Vietnam scraps plan to build nuclear power plants
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Vietnam scraps plan to build nuclear power plants

VIETNAM has decided to cancel plans to build the country’s first two nuclear power plants, citing slowing demand for electricity and the declining price of other sources of energy.

The state-controlled Tuoi Tre newspaper said the lawmaking National Assembly will ratify the government decision later this month.

The newspaper quoted the head of the state-run Electricity of Vietnam Group, which was to pay for the plants, as saying they are not economically viable because of other cheaper sources of power.

The group’s chairman Duong Quang Thanh told Vietnamnet that the country is not expected to face a power shortage in the near future. The cancellation of the Ninh Thuan Nuclear Power Plant, he said, was done because the facility could face difficulties competing with other power sources.

He said the government will propose the scrapping of the plan at the National Assembly on Nov 10.

Thanh said the country’s new power plan, which had been approved by the prime minister, did not include any nuclear plant.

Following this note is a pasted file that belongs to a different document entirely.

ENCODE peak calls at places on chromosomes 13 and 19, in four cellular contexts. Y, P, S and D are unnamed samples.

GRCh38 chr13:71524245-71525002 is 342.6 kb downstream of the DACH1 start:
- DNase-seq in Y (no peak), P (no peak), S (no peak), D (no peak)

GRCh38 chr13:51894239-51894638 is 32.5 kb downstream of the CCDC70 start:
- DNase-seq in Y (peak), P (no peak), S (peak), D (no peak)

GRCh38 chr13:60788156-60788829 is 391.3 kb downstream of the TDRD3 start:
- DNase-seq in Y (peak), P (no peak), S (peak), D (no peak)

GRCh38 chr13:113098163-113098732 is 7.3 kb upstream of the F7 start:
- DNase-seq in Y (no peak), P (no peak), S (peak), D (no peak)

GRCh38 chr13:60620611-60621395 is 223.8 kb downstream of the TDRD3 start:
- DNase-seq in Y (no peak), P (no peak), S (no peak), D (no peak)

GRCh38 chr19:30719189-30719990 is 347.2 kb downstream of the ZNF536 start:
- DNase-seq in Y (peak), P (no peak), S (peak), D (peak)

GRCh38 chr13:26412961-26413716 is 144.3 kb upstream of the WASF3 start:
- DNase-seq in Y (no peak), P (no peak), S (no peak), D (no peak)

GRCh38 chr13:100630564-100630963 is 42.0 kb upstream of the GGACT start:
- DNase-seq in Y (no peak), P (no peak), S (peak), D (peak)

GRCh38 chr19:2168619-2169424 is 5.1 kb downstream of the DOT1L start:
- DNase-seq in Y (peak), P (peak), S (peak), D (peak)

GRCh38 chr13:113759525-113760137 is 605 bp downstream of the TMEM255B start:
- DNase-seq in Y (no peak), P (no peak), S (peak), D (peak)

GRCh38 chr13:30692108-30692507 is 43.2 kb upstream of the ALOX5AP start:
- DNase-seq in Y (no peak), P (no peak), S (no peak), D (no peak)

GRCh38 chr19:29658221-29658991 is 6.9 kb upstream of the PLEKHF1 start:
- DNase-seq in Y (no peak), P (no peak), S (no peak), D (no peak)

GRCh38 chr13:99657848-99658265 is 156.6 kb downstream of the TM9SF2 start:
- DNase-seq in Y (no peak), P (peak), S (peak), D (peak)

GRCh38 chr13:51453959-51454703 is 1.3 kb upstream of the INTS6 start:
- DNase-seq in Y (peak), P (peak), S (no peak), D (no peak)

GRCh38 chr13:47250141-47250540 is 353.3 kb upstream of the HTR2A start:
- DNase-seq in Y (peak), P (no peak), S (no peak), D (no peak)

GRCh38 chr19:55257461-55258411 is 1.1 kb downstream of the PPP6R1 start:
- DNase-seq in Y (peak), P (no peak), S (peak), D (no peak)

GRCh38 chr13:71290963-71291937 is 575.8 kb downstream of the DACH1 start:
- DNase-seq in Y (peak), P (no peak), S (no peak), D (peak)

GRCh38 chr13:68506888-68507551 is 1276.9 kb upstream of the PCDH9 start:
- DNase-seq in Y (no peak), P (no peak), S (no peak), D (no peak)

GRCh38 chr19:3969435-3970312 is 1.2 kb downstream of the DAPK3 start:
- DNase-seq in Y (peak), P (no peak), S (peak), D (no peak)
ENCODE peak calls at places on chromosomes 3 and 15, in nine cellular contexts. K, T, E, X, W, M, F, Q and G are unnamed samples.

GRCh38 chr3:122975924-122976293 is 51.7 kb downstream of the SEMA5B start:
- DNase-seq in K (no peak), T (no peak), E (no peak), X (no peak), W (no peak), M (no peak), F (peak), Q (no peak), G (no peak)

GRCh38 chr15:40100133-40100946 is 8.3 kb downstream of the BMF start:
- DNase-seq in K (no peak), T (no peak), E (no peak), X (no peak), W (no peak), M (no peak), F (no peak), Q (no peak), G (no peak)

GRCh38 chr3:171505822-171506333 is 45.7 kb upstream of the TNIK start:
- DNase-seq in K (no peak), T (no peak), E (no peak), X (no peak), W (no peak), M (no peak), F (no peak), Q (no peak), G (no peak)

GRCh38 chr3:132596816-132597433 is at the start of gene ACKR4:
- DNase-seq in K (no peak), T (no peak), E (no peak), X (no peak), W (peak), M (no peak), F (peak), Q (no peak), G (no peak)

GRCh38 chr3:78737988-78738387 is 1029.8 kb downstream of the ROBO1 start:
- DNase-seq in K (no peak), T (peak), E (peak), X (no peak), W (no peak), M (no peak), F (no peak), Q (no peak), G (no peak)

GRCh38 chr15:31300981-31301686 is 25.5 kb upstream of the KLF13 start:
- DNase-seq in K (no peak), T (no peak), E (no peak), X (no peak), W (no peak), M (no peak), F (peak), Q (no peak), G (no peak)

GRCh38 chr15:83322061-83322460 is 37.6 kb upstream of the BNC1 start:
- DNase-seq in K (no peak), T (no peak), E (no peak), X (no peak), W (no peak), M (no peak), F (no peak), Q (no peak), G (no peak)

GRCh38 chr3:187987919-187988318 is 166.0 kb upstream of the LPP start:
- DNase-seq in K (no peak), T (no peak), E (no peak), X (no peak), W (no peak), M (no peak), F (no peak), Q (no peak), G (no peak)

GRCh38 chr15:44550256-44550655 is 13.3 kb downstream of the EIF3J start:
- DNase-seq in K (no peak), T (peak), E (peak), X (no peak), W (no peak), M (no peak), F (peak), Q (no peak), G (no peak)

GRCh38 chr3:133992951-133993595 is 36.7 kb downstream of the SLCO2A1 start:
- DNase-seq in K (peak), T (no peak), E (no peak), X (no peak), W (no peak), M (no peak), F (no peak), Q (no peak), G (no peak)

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He added coal and oil energy sources were cheaper than nuclear power therefore the latter a less feasible energy option.

The country’s power growth rate, he said, was much lower than what was estimated in 2009 during the proposal phases of the nuclear plant project.

“The latest survey predicted that power growth rate will be at 11% in the 2016-2020 period and fall to 7-8% in the 2021-2030 period. So there will be no power shortage in the country in the near future,” he was quoted as saying.

In 2009, the assembly approved the construction of two nuclear power plants with a combined capacity of 4,000 megawatts. The plants had an estimated to have cost $10 billion and would have supplied electricity to three to four percent of the country’s power grid.

Due to technical issues, the construction of the first plant, which received technical assistance from a Russian nuclear firm, was called off in 2014. The government had also roped in a Japanese consortium to help build the second plant.

The nuclear disaster from Japan’s Fukushima nuclear plant, however, prompted the Vietnamese government to conduct a thorough review on safety measures. Last year, Vietnam decided to delay the construction of the plant until 2020.

Additional reporting by the Associated Press